Barely Noticed by Cops, Non-Tribal Poker Rooms Thrive in Phoenix

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Lee aspired to own a franchise of poker-room locations ("Poker Wars," April 16, 2009). Because of his grand ambitions and loud criticism of state gambling laws, the ex-JP was targeted for prosecution and convicted by a Maricopa County jury this year on three felony counts.

Under gaming compacts with the state signed in 2002, only Native American communities are allowed to run gambling operations that include regulated poker games. State authorities say, in general, all poker establishments outside Indian casinos operate illegally.

Lee's activism and business ideas have been crushed by failures in the legal arena.

Yet Lee's punishment was no more than a slap on the wrist: one year of unsupervised probation. Two co-defendants earlier pleaded guilty to reduced charges. Still, Lee's club was closed and his probation terms bar him from opening another, under threat of a prison term. Another of Lee's former associates, Christine Korza, was sentenced this month to a year of probation and an $18,433 fine. Her club, Poker Nation, which Lee helped set up and which was mentioned prominently in "Poker Wars" and in the Arizona Republic, was shut down.

The 69-year-old former JP still is feisty despite his conviction. He's demanding that the federal government respond to his petition that aims to abolish the U.S. Bureau of Indian Affairs, take away the gambling monopoly from Indian reservations, and give poker lovers the right to run games and poker-related businesses wherever they want. He's written long screeds and the beginning of a book about his poker activism for his various websites.

Schnaubelt, with a wife and young twins to help support, is nearly as obsessed with Arizona's poker laws. He opened a card room in 2010 with a novel "co-op" angle to maintain the appearance of social gambling, which isn't banned under state law as long as only players benefit from games.

The business failed and closed last month. Lately, Schnaubelt has petitioned Phoenix and other cities to allow the regulation of card rooms, which he and Lee claim cities can do legally if they stand up to the state Department of Gaming. For a day job, Schnaubelt uses his computer skills for web marketing and other services. In his spare time, he threatens poker operators with citizen's arrests and informs on former competitors and partners.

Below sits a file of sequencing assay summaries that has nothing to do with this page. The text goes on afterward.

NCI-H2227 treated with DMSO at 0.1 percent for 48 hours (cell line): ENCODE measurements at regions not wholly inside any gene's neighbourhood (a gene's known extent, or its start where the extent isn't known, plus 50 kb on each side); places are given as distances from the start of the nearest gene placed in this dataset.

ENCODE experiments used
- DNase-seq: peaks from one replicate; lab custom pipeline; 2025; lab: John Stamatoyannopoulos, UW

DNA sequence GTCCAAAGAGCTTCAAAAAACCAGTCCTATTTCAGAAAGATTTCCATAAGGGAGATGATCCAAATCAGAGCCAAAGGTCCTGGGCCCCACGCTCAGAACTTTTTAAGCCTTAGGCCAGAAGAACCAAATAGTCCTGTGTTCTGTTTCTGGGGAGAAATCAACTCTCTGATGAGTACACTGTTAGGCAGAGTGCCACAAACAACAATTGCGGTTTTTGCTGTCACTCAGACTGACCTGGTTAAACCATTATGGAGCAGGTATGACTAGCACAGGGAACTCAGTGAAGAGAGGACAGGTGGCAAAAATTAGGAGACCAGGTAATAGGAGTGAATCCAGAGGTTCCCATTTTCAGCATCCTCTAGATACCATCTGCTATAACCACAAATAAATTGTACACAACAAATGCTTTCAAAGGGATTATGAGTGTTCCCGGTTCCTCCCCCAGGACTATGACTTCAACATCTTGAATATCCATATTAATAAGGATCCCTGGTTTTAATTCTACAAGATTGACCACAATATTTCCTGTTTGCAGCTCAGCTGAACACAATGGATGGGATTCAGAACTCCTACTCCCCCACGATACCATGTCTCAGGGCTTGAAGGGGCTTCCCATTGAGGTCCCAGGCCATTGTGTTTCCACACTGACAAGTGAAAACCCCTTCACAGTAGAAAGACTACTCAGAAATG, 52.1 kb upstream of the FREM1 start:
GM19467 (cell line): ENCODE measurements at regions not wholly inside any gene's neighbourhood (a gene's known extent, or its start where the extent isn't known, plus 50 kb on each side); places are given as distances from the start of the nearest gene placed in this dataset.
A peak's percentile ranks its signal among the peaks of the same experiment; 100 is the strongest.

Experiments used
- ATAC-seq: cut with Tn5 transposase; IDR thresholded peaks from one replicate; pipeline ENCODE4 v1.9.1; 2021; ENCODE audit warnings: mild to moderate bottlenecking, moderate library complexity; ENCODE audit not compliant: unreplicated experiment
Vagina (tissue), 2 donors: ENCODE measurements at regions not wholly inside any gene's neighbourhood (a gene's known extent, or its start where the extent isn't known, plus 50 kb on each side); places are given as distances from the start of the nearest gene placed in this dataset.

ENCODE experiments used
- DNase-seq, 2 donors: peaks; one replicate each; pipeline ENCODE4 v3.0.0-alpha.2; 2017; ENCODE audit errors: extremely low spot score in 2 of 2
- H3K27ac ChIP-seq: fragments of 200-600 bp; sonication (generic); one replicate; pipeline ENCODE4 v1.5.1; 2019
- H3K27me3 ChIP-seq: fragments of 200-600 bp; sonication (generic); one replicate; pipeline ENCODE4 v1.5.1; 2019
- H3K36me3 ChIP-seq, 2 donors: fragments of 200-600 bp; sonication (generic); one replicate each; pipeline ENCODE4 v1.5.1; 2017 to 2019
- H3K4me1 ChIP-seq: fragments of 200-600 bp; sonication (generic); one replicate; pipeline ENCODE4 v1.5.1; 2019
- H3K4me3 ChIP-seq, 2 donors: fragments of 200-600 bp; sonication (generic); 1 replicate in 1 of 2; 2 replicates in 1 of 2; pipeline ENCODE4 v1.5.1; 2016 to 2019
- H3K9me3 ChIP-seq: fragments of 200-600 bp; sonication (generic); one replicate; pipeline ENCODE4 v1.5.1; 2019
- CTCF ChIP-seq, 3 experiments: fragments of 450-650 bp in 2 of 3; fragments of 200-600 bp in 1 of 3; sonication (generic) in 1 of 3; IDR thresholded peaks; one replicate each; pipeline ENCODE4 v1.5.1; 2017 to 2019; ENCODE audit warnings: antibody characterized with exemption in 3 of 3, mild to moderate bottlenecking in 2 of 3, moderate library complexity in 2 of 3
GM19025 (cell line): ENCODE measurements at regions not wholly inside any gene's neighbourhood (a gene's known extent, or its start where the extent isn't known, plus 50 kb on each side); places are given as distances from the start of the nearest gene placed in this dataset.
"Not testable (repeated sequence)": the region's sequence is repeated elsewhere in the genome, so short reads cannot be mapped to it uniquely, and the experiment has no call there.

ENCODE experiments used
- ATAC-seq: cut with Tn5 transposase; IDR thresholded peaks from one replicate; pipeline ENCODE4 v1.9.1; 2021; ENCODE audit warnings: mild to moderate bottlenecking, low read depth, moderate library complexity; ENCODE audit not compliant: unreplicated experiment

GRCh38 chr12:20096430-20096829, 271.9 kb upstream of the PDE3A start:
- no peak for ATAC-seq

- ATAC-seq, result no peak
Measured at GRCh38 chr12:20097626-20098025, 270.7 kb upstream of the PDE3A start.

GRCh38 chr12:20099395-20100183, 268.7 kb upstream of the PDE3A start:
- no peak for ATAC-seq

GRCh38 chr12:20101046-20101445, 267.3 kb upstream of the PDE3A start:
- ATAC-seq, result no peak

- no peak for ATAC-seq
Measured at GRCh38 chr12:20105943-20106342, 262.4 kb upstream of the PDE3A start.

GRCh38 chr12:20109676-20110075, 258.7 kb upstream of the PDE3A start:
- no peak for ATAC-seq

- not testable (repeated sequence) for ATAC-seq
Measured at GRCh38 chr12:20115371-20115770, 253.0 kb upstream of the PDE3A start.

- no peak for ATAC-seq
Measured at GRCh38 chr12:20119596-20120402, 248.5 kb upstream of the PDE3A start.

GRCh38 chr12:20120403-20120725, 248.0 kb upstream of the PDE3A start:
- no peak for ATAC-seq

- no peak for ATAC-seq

Despite the wishes of Schnaubelt and Lee, the illegal status of non-tribal poker isn't going to change anytime soon. But, then, neither is the illicit poker-parlor industry itself.

A few high-profile busts of card rooms and their operators have occurred in the past three years, including Lee's, Korza's, and the Nuts Card Room's in Goodyear, raided last December. The enforcement actions occurred under Mark Brnovich, appointed director of the Arizona Gaming Department by Governor Jan Brewer in 2009.

Though Brnovich vowed he would wage war on off-reservation poker rooms in the state, authorities continue to have a lackadaisical attitude toward the establishments. The 16 poker clubs that the Gaming Department estimates do business in the Valley seem to exist in peace. Complaints about the rooms have decreased. They're not a law-enforcement priority — and, indeed, police face no shortage of more serious crimes to investigate.

A worker at one northwest Phoenix poker room says patrons enjoy the establishment because it's entertaining and closer than driving to Indian casinos.

"We get to know people, their style of playing — it's a lot of fun," she says.

She admits that she can only hope authorities continue to look the other way.

As long as no one makes a fuss, poker enthusiasts can get their fix, a few entrepreneurs can make money, and almost everyone's happy.

Schnaubelt and Lee, of course, plan to keep raising a ruckus.

Three years ago, Lee acted as though he held a royal flush, boasting far and wide that he was eager to take on the authorities in court.

"If they have to toss this old grandpa into the slammer before we get to make our point, fine with me," Lee blustered back then.

The state called his bluff.

A former Navy enlisted man, Lee used to be known as the "the rock 'n' roll judge" because he liked to play rock music in his chambers while serving as a JP for Maricopa County's Northeast Phoenix Justice Court. He took office in 1973, serving three four-year terms. Over that time, his libertarian views evolved, and he railed publicly against victimless crimes such as marijuana possession.

"I was surprised I got re-elected the first time and stunned the second time," he says.

Before life as a JP, he had obtained a marketing degree from Arizona State University. After his time in office, he founded several "network marketing" businesses, though he "never got filthy rich like some of my friends."

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Ray Stern has worked as a newspaper reporter in Arizona for more than two decades. He's won numerous awards for his reporting, including the Arizona Press Club's Don Bolles Award for Investigative Journalism.